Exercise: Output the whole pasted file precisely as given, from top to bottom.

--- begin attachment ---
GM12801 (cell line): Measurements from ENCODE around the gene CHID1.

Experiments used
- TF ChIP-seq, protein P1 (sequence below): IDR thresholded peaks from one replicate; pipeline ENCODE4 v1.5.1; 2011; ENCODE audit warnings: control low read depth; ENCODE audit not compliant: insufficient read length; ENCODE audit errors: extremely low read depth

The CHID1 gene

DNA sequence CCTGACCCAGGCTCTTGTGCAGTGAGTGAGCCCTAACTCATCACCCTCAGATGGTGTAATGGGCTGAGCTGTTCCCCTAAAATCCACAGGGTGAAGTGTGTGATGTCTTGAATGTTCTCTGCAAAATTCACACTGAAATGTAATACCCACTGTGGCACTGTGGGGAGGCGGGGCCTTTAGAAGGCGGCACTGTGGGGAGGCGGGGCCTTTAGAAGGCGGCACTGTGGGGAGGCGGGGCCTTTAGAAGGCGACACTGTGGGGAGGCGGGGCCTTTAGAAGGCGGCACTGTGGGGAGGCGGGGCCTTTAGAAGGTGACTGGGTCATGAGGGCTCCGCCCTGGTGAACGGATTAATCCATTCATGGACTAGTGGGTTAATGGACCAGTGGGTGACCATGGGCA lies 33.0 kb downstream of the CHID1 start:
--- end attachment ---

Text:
GM12801 (cell line): Measurements from ENCODE around the gene CHID1.

Experiments used
- TF ChIP-seq, protein P1 (sequence below): IDR thresholded peaks from one replicate; pipeline ENCODE4 v1.5.1; 2011; ENCODE audit warnings: control low read depth; ENCODE audit not compliant: insufficient read length; ENCODE audit errors: extremely low read depth

The CHID1 gene

DNA sequence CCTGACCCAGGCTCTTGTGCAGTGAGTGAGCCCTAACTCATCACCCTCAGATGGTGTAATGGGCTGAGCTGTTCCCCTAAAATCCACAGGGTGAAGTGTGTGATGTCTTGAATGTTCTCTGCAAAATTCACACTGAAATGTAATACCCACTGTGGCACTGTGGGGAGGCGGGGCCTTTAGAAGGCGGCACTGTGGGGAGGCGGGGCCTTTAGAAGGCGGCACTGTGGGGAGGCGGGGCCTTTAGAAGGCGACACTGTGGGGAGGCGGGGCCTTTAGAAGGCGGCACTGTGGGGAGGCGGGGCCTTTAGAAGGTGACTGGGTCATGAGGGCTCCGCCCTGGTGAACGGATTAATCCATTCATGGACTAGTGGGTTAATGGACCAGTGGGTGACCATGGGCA lies 33.0 kb downstream of the CHID1 start: